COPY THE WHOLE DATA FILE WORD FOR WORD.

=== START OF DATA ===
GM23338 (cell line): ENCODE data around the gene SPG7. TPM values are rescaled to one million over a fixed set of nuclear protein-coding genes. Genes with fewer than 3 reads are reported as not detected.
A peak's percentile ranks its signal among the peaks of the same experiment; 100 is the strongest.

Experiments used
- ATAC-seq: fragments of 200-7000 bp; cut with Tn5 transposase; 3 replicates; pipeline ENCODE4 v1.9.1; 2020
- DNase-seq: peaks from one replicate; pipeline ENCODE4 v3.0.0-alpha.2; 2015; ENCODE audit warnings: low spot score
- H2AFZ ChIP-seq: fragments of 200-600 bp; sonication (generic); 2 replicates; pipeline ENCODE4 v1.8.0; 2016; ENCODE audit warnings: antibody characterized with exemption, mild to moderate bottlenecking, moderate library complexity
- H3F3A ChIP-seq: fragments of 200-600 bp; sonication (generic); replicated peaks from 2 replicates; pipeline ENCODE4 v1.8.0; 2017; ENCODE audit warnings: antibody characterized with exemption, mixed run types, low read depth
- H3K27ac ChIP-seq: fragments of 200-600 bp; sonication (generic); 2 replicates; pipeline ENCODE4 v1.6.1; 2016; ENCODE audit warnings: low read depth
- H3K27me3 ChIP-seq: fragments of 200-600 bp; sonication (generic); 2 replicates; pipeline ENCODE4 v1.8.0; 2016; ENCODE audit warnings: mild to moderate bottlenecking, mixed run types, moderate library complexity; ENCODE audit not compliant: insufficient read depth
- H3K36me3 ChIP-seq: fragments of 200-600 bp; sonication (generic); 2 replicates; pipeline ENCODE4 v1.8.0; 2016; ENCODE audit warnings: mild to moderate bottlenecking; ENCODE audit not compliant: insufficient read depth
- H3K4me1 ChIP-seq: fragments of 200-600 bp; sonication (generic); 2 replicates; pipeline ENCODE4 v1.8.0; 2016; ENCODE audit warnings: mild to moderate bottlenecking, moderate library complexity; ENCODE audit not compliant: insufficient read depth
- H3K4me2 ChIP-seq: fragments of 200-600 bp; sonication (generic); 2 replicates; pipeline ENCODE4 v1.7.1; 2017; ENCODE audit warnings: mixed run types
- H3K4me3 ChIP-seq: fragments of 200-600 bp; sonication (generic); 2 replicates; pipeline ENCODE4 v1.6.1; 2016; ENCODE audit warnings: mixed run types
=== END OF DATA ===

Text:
GM23338 (cell line): ENCODE data around the gene SPG7. TPM values are rescaled to one million over a fixed set of nuclear protein-coding genes. Genes with fewer than 3 reads are reported as not detected.
A peak's percentile ranks its signal among the peaks of the same experiment; 100 is the strongest.

Experiments used
- ATAC-seq: fragments of 200-7000 bp; cut with Tn5 transposase; 3 replicates; pipeline ENCODE4 v1.9.1; 2020
- DNase-seq: peaks from one replicate; pipeline ENCODE4 v3.0.0-alpha.2; 2015; ENCODE audit warnings: low spot score
- H2AFZ ChIP-seq: fragments of 200-600 bp; sonication (generic); 2 replicates; pipeline ENCODE4 v1.8.0; 2016; ENCODE audit warnings: antibody characterized with exemption, mild to moderate bottlenecking, moderate library complexity
- H3F3A ChIP-seq: fragments of 200-600 bp; sonication (generic); replicated peaks from 2 replicates; pipeline ENCODE4 v1.8.0; 2017; ENCODE audit warnings: antibody characterized with exemption, mixed run types, low read depth
- H3K27ac ChIP-seq: fragments of 200-600 bp; sonication (generic); 2 replicates; pipeline ENCODE4 v1.6.1; 2016; ENCODE audit warnings: low read depth
- H3K27me3 ChIP-seq: fragments of 200-600 bp; sonication (generic); 2 replicates; pipeline ENCODE4 v1.8.0; 2016; ENCODE audit warnings: mild to moderate bottlenecking, mixed run types, moderate library complexity; ENCODE audit not compliant: insufficient read depth
- H3K36me3 ChIP-seq: fragments of 200-600 bp; sonication (generic); 2 replicates; pipeline ENCODE4 v1.8.0; 2016; ENCODE audit warnings: mild to moderate bottlenecking; ENCODE audit not compliant: insufficient read depth
- H3K4me1 ChIP-seq: fragments of 200-600 bp; sonication (generic); 2 replicates; pipeline ENCODE4 v1.8.0; 2016; ENCODE audit warnings: mild to moderate bottlenecking, moderate library complexity; ENCODE audit not compliant: insufficient read depth
- H3K4me2 ChIP-seq: fragments of 200-600 bp; sonication (generic); 2 replicates; pipeline ENCODE4 v1.7.1; 2017; ENCODE audit warnings: mixed run types
- H3K4me3 ChIP-seq: fragments of 200-600 bp; sonication (generic); 2 replicates; pipeline ENCODE4 v1.6.1; 2016; ENCODE audit warnings: mixed run types